I did not run another marathon until my second marriage had ended. This time it was Seattle, 1999. It was a cool, misty day in November. There was a woman I had been seeing in Olympia who I was hoping to visit on my way home from the race, but on that day, I was on my own, though my parents were waiting for me at the finish line. It was a longer, slower race than I had planned, the first (and so far, only) I ran in long sleeves and tights, but it was a good race. Preparing for it had helped me survive the end of that marriage and the impending end of my career in ministry. The post-race date didn't happen--in fact, she broke it off with me (we'd been out maybe half a dozen times) over the phone when I called from a rest area near Olympia. That hurt more than the normal aches and pains of post-marathon recovery; I got to dwell on it all the way home, driving by myself.
My second Portland came after I'd moved into the Peace House. I have very few memories of it other than almost being pulled out of the race--though I do remember there were, this time, more than enough porta-potties, a great improvement over the 1995 race. I followed it with the Avenue of the Giants, in the redwoods of northern California, the next May. Again, I hoped to see someone I was sweet on on the way home--and again, she broke it off with me, though she waited a few more days before making the call.
That brings me to my final marathon. It was ten days after the towers fell, September 21, 2001. There were flags everywhere, including entire groups of runners trading off carrying full-sized flags for the entire race. I saw, and ran along with, one runner wearing a sign that read "Give the Hague a Chance," a plea to make this a matter for the International Court of Justice, rather than responding as we ultimately did, with trillions in wasted dollars, thousands of wasted young lives, many thousands more maimed, and countless hundreds of thousands of Iraqis and Afghanis missing and dead. As with all races, I finished in tears, startled to find that I had set a personal record of 4:17, in awe and gratitude at being able to finish.
And I never did it again. My body just couldn't take it anymore. I developed a stress fracture that took years to heal, and when it finally did, was replaced by my old enemies, a weak ankle and plantar fasciitis. Barefoot running banished both of those, but replaced them with a tendon issue that only permits me to run twice a week. My marathoning days are over, though I might manage a half sometime in the near future.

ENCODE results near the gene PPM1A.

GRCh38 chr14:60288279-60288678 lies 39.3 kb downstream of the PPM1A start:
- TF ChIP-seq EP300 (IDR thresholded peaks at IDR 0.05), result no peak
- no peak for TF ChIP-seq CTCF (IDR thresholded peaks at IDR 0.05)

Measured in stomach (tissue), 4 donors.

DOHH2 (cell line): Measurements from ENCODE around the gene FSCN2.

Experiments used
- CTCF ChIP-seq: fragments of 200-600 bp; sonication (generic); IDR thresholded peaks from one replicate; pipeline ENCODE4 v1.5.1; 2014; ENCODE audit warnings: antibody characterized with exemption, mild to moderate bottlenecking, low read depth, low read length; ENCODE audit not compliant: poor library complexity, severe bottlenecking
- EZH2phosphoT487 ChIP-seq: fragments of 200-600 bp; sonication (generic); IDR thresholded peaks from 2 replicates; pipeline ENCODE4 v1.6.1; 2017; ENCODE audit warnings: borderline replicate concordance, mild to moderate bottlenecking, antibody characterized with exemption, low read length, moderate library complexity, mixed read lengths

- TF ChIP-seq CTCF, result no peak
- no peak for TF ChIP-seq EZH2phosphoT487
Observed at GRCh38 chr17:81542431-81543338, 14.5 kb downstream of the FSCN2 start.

I've accomplished other extreme physical feats since then, many of them in the company of my mountain wife, Amy. We've been up dozens of mountains, hugest of which was the South Sister. We've also hiked in 100+ desert heat. We've snowshoed and skied, were thrown out of a raft going over a waterfall, and have weathered personal and family crises together. All of this has been made possible by the lesson I learned in that first marathon: with resolve, the most difficult tasks can be accomplished.
More important than the physical challenges I've overcome have been the heightened sense that I can overcome whatever life sends my way. And there have been some doozies over the years: nearly losing a baby, losing two marriages, having that baby grow into epilepsy, overcoming that epilepsy with a rigorous diet that would be unbearable to most people, surviving a lost career, reentering a previously abandoned one, surviving a 700 mile separation from my children, being laid off from my new/old career, piecing together a new livelihood, and sharing in my partner's own struggles. Marathoning taught me grit, and it has seen me through hell and high water.
This may not speak to you. I've met many people over the years who hear what I do with my free time and shake their heads in disbelief. "Sounds like way too much effort for me" is a common refrain. But when I consider the alternative--a life spent on the couch, glued to one screen or another from dinnertime until bedtime or, when one does leave the house, only seeing what's visible from the road, discovering the world from behind a wheel--it's nearly impossible for me to imagine living the way I did before I began running. The world is so much bigger to me now, and the life I share with Amy is so much happier than it could ever be if I was that same timid lump of atrophied muscles I was in May 1983, the day I walked into a doctor's office and had my life turned upside down by a warning.
I've lived well past 40. Far more important, though: I've really lived.